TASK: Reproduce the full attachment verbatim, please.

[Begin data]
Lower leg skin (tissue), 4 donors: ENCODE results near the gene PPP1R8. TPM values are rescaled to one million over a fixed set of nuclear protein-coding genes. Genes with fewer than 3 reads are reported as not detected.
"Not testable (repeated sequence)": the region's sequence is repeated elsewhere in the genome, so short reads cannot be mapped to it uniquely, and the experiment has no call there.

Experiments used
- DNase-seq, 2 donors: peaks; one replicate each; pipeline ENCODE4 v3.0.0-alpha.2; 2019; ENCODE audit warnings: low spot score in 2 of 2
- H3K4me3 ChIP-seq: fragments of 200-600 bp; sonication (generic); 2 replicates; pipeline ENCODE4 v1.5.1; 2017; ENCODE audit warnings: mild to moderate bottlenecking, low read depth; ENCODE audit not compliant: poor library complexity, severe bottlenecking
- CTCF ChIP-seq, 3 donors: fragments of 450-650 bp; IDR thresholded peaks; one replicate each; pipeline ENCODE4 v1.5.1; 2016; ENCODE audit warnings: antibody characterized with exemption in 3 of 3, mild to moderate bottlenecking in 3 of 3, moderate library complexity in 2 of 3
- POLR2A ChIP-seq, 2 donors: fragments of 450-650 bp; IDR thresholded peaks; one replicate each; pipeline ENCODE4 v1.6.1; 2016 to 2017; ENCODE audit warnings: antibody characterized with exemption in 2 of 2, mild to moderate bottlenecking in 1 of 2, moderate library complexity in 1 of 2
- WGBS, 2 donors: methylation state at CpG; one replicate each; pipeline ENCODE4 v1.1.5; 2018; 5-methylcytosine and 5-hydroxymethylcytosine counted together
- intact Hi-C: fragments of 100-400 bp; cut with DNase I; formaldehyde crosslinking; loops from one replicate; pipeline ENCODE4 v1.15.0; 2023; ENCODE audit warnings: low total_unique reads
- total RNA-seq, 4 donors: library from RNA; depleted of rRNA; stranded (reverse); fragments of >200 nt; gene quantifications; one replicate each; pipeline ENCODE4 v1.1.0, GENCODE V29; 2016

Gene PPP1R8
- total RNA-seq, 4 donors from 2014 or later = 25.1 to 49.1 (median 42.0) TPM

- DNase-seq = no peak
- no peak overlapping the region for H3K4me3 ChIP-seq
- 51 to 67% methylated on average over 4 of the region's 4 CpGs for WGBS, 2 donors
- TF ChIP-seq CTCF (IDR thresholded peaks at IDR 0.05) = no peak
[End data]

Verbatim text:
Lower leg skin (tissue), 4 donors: ENCODE results near the gene PPP1R8. TPM values are rescaled to one million over a fixed set of nuclear protein-coding genes. Genes with fewer than 3 reads are reported as not detected.
"Not testable (repeated sequence)": the region's sequence is repeated elsewhere in the genome, so short reads cannot be mapped to it uniquely, and the experiment has no call there.

Experiments used
- DNase-seq, 2 donors: peaks; one replicate each; pipeline ENCODE4 v3.0.0-alpha.2; 2019; ENCODE audit warnings: low spot score in 2 of 2
- H3K4me3 ChIP-seq: fragments of 200-600 bp; sonication (generic); 2 replicates; pipeline ENCODE4 v1.5.1; 2017; ENCODE audit warnings: mild to moderate bottlenecking, low read depth; ENCODE audit not compliant: poor library complexity, severe bottlenecking
- CTCF ChIP-seq, 3 donors: fragments of 450-650 bp; IDR thresholded peaks; one replicate each; pipeline ENCODE4 v1.5.1; 2016; ENCODE audit warnings: antibody characterized with exemption in 3 of 3, mild to moderate bottlenecking in 3 of 3, moderate library complexity in 2 of 3
- POLR2A ChIP-seq, 2 donors: fragments of 450-650 bp; IDR thresholded peaks; one replicate each; pipeline ENCODE4 v1.6.1; 2016 to 2017; ENCODE audit warnings: antibody characterized with exemption in 2 of 2, mild to moderate bottlenecking in 1 of 2, moderate library complexity in 1 of 2
- WGBS, 2 donors: methylation state at CpG; one replicate each; pipeline ENCODE4 v1.1.5; 2018; 5-methylcytosine and 5-hydroxymethylcytosine counted together
- intact Hi-C: fragments of 100-400 bp; cut with DNase I; formaldehyde crosslinking; loops from one replicate; pipeline ENCODE4 v1.15.0; 2023; ENCODE audit warnings: low total_unique reads
- total RNA-seq, 4 donors: library from RNA; depleted of rRNA; stranded (reverse); fragments of >200 nt; gene quantifications; one replicate each; pipeline ENCODE4 v1.1.0, GENCODE V29; 2016

Gene PPP1R8
- total RNA-seq, 4 donors from 2014 or later = 25.1 to 49.1 (median 42.0) TPM

- DNase-seq = no peak
- no peak overlapping the region for H3K4me3 ChIP-seq
- 51 to 67% methylated on average over 4 of the region's 4 CpGs for WGBS, 2 donors
- TF ChIP-seq CTCF (IDR thresholded peaks at IDR 0.05) = no peak